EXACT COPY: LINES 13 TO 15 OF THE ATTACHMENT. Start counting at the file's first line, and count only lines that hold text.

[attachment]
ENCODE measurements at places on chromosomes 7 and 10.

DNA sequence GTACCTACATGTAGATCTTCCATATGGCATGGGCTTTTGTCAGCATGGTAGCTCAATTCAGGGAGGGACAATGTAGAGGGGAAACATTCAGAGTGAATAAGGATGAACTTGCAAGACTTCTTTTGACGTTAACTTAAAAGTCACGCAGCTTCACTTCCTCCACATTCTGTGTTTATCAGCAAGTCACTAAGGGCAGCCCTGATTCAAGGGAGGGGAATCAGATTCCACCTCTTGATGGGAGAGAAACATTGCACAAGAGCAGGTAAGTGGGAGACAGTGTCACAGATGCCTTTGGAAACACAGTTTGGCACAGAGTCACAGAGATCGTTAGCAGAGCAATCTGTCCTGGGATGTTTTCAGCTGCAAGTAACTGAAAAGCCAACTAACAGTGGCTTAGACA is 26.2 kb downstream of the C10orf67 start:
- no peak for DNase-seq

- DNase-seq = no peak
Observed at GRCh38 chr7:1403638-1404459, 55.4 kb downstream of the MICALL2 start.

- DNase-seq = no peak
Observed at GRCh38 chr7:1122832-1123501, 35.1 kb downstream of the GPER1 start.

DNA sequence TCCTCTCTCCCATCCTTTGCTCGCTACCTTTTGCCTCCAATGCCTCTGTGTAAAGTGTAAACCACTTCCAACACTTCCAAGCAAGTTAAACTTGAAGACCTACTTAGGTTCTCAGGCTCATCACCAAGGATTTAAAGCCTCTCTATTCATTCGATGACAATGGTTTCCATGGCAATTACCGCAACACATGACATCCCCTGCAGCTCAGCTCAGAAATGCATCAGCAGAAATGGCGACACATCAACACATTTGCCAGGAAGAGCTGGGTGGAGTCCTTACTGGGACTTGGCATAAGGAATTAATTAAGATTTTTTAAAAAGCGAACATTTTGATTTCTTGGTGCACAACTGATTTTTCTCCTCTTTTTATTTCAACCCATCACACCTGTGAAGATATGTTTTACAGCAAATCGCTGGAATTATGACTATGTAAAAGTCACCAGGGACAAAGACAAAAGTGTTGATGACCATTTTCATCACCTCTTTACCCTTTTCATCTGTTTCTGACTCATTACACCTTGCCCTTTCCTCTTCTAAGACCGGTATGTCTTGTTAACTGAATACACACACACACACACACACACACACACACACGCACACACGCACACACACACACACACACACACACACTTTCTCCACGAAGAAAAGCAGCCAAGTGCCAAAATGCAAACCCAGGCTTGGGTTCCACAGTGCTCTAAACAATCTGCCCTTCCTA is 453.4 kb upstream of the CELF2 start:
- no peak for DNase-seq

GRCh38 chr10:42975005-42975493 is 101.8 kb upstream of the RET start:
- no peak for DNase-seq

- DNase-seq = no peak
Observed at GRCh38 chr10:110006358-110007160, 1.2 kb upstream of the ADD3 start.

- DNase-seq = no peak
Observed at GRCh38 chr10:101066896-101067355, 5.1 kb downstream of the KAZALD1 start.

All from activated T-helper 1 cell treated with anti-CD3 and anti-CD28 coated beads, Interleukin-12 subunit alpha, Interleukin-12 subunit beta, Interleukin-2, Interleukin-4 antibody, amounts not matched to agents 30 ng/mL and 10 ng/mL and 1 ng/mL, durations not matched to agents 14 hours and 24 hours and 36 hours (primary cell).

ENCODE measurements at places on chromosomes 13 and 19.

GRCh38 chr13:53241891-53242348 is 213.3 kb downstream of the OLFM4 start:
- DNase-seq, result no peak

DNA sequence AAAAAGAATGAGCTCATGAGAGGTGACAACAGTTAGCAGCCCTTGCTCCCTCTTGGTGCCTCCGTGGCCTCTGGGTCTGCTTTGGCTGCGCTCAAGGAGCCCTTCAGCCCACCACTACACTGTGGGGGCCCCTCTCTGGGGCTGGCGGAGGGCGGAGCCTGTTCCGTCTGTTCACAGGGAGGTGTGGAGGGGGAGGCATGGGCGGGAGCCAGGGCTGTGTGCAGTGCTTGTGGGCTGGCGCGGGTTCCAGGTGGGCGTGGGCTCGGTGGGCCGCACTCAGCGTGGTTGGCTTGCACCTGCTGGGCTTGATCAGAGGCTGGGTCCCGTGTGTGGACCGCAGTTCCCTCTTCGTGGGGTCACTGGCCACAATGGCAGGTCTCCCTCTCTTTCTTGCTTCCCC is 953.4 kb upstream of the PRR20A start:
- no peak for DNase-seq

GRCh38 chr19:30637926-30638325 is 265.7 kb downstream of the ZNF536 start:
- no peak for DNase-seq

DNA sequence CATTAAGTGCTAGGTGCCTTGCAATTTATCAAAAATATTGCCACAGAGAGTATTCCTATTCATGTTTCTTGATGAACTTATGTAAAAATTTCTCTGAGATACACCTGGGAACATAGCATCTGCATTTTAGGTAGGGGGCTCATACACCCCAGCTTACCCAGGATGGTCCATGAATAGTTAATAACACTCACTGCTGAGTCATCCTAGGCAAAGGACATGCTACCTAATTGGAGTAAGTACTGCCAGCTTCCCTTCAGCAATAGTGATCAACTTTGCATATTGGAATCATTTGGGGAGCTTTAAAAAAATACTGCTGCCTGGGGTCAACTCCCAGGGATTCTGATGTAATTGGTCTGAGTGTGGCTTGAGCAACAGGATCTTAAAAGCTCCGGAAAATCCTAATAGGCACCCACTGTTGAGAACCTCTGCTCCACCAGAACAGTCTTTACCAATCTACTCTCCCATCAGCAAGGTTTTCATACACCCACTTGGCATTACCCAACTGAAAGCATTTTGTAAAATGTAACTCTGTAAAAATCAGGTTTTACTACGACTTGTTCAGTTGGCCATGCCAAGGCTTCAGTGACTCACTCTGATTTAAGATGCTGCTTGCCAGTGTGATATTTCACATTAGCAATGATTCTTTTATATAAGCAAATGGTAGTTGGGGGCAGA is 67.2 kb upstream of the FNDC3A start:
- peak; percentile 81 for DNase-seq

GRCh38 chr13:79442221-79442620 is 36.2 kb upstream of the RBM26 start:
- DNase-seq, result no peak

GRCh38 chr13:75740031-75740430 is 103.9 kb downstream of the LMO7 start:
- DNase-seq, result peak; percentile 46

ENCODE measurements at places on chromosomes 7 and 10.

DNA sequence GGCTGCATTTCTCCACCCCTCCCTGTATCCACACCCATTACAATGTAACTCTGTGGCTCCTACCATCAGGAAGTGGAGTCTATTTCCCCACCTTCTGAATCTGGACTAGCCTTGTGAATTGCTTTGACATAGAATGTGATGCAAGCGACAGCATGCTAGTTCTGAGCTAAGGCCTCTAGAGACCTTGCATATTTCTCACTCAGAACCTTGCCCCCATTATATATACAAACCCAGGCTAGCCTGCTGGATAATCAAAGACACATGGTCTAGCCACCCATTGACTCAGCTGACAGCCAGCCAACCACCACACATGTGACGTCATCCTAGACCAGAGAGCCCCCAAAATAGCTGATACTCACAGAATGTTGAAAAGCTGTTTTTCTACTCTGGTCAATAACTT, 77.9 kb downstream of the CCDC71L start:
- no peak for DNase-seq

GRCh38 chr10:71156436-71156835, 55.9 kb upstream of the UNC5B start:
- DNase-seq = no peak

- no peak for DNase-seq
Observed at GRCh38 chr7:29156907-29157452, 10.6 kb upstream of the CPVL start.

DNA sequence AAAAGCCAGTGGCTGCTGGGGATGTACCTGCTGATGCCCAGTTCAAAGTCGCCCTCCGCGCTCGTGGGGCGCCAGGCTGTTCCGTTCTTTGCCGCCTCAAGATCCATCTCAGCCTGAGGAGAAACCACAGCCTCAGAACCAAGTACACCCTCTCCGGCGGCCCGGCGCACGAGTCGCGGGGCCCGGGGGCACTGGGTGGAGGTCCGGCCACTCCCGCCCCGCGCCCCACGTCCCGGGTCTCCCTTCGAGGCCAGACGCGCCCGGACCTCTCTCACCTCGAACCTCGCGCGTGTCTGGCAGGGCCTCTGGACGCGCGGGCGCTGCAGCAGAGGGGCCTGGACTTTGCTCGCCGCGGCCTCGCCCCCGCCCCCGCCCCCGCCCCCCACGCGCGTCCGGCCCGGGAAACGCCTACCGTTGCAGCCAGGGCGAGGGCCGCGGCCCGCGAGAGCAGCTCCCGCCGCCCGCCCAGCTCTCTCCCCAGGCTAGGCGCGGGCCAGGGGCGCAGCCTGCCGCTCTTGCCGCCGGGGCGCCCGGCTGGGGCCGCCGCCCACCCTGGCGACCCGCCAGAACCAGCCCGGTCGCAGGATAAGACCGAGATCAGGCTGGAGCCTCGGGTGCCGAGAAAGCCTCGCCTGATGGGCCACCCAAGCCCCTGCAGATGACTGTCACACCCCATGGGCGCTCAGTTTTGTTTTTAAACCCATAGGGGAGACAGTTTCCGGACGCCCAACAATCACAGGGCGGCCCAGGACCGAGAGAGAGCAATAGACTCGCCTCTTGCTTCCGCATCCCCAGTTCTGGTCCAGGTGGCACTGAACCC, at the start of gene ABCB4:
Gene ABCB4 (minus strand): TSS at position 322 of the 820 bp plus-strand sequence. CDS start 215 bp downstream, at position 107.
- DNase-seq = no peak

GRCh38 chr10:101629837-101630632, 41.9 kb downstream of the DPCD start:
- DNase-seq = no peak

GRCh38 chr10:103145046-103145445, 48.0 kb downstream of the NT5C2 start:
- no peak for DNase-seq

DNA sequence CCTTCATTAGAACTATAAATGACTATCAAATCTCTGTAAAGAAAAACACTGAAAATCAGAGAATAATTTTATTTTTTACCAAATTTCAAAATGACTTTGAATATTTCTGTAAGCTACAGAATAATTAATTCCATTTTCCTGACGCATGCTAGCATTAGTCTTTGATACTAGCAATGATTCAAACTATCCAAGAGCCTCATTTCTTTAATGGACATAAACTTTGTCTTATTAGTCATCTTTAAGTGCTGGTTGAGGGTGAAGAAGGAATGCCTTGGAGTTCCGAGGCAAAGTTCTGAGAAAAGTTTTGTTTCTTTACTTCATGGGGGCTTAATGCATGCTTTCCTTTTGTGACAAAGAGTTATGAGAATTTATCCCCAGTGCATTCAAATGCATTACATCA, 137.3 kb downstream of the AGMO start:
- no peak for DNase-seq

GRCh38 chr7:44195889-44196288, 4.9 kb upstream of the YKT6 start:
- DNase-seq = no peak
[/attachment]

Observed at GRCh38 chr10:110006358-110007160, 1.2 kb upstream of the ADD3 start.

- DNase-seq = no peak
Observed at GRCh38 chr10:101066896-101067355, 5.1 kb downstream of the KAZALD1 start.